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Silverscreen Spuds and Duds

The best and worst movies of 2005

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The Best Films Of 2005

10. Capote—Director Bennett Miller and screenwriter Dan Futterman focus on Truman Capote's determination to write a "nonfiction novel" as a genre-revolutionizing device to elevate himself as a public figure of literary excellence alongside Proust and Tennessee Williams.

9. Hustle & Flow—Hustle & Flow is a perfect example of an American independent film that boldly embraces its intangible subject and squeezes out sparks from every line of subtext-rich dialogue.

8. Kiss Kiss, Bang Bang—Screenwriter Shane Black (Lethal Weapon) returns to movies after a long hiatus to make a splashy neo-noir buddy thriller with plenty of laughs and jaw-dropping plot twists. Kiss Kiss, Bang Bang is a royal cinematic treat.

7. Walk The Line—Director James Mangold does a phenomenal job of celebrating the life and hardships of one of country music's greatest singers with a sincere and powerful movie graced with flawless performances by Joaquin Phoenix and Reese Witherspoon.

6. Match Point—Woody Allen creates an elegant romantic suspense movie that soars by way of Jonathan Rhys Meyers and Scarlett Johansson. Between the London location and his new muse (Scarlett Johansson), Woody Allen has reinvented himself.

5. Downfall—Downfall is director Oliver Hirschbiegel's stunning cinematic achievement that illuminates minutiae about the last 10 days of the nefarious German leader who won the hearts of many and destroyed the lives of many more. Most unmistakable in the film's subtext is Hitler's deeply held contempt for his own people. Sound familiar?

4. Munich—Steven Spielberg's uncompromising allegory about the way that violence begets violence is a visually arresting and emotionally brutal wake-up call.

3. Syriana—Writer/director Stephen Gaghan's political thriller about the corruption and greed underlying the geopolitical system's myopic focus on oil, is a knockout.

2. North Country—North Country subtly links the social injustices against women in the story to the ways in which women are still diminished by corporate domination in American society today. Charlize Theron is magnificent.

1. Good Night And Good Luck—Writer/director/actor George Clooney's rigorous movie, about newscaster Edward R. Murrow's public confrontation with Senator Joseph McCarthy when the diabolical senator was ruining lives and careers under a banner of an anti-Communist ideology, presents the audience with a consummate depiction of the media speaking truth to power.

The Worst Films Of 2005

10. Harry Potter And The Goblet Of Fire—The movie ticks along like a watch with a dying battery. If "darker" means that it makes you close your eyes for extended periods, then this Harry Potter episode does seem dim.

9. Domino—Keira Knightly slums her talents as pretty girl bounty hunter Domino Harvey in director Tony Scott's cartoonish fictionalization of Harvey's unconventional lifestyle. Domino is a steaming pile of green-tinted celluloid.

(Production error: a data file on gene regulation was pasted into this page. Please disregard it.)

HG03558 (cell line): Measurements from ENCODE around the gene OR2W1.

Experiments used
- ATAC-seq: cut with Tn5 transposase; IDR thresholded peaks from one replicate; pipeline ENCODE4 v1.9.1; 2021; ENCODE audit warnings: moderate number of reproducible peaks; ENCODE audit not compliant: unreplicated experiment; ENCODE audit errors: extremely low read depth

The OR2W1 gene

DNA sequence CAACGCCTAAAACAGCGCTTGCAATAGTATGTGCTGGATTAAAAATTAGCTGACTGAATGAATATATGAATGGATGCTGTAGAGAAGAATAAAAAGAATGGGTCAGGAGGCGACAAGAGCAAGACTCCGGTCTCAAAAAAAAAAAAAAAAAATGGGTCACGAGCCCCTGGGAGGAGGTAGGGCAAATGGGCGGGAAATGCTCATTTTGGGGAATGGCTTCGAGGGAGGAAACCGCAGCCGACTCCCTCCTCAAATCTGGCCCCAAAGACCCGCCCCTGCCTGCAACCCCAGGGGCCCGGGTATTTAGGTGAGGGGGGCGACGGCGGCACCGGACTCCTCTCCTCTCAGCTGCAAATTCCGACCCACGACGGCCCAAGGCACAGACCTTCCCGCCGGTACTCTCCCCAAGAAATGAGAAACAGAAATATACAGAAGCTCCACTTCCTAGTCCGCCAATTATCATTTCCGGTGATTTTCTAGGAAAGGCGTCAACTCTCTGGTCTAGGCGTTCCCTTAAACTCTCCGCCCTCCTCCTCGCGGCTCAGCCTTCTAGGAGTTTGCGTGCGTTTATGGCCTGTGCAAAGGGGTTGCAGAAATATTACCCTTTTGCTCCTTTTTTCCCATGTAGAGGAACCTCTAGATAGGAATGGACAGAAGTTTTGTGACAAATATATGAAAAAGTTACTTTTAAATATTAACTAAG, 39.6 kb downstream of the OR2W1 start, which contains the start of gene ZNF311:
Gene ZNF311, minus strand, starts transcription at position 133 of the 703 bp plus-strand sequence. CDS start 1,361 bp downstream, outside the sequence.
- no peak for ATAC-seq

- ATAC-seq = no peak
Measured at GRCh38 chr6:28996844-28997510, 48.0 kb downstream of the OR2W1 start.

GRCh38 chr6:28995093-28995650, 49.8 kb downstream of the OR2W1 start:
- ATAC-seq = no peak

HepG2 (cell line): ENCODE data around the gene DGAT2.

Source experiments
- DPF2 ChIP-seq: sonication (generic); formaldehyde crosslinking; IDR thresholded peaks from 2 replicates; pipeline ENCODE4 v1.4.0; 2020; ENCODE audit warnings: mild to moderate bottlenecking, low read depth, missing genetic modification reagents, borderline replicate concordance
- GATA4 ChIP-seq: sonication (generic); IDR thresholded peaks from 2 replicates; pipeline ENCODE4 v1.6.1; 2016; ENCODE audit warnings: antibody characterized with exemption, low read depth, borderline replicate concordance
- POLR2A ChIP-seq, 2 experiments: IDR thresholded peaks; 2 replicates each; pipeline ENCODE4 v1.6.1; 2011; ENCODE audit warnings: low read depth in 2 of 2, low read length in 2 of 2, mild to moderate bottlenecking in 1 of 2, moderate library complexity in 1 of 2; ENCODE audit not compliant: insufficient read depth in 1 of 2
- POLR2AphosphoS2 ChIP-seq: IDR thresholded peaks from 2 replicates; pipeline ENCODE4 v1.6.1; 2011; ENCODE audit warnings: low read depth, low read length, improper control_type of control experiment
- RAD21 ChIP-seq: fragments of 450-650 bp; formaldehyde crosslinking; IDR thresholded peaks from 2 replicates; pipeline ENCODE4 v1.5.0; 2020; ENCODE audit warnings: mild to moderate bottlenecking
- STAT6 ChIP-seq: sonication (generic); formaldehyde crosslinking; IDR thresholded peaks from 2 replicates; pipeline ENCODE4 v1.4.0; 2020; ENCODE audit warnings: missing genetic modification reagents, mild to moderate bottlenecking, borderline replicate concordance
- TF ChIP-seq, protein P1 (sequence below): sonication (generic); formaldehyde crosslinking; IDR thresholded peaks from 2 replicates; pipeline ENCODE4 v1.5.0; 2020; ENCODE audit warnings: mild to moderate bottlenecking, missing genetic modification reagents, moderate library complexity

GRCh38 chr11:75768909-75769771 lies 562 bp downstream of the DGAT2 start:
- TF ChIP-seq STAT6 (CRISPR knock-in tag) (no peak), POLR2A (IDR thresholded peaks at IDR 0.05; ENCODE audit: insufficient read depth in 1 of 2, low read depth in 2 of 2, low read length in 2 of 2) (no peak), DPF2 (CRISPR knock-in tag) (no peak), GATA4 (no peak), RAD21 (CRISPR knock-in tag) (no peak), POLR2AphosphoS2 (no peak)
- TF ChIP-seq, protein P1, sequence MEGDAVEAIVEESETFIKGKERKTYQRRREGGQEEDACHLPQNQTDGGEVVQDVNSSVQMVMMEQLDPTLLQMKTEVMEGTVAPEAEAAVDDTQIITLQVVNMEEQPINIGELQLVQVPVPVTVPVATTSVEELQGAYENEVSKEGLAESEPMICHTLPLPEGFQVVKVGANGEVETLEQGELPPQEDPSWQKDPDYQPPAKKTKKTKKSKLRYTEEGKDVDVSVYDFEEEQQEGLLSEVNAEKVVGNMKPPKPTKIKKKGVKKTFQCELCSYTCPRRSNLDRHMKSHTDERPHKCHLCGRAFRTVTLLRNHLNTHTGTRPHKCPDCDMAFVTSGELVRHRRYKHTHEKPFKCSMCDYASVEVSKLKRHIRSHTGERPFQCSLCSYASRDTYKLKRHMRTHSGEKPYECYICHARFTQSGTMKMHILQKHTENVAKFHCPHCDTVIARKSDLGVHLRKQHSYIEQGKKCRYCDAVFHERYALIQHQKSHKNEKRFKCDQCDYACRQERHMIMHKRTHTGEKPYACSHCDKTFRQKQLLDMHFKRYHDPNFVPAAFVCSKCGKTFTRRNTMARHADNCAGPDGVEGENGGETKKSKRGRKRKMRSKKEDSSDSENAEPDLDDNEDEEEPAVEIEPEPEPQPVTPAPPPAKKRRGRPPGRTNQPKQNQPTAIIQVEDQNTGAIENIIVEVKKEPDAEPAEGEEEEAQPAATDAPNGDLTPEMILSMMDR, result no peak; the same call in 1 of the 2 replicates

8. Must Love Dogs—You'd think being single was the worst thing in the world based on the way John's (John Cusack) and Sarah's (Diane Lane) friends and family treat them while pushing the disconsolate people into posting and responding to Internet single's ads.

7. The Wedding Date—Director Clare Kilner ended up with the tagline, "Love doesn't come cheap" to describe The Wedding Date even though the movie attempts to disprove the publicity claim by showing that any American bimbo can buy a male prostitute and live happily ever after.

6. Dark Water—This miserable remake of a 2002 Japanese thriller, about a little devil ghost girl haunting for attention, should put the last nail in the coffin of Hollywood remakes of this played-out horror sub-genre. Esteemed Brazilian director Walter Salles falls flat on his face on his first Hollywood outing.

5. Me And You And Everyone We Know—This wobbly low-fidelity romantic comedy is filled with distinctly unlikable characters and an unusual amount of child sexuality that further clouds writer/director/actress Miranda July's morally rudderless course.

4. The Talent Given Us—This movie is a sickening hour-and-a-half of one annoying family's navel-gazing dirty laundry.

3. The Devil's Rejects—Controversial for its gratuitous use of exploitative violence and gore The Devil's Rejects is ultimately unredeemable for its wrongheaded attempt at glamorizing a band of vicious serial killers. It is a fascist piece of neo-conservative filmmaking that should be ignored with a vengeance.

2. Last Days—Boring, self-indulgent and punctuated by Gus Van Sant's trademark homosexual kissing scene.

1. Palindromes—Todd Solandz pursues his reprehensible oeuvre as a white representative of Spike Lee's look-at-me cinema of inarticulate exploitation. Palindromes is a sloppy movie that uses the shock value of seeing adult men humping numerous underage girls as a recurring visual device that's inscrutably linked to some vague slant on abortion.

Cole Smithey has been an independent voice of film criticism since 1997.

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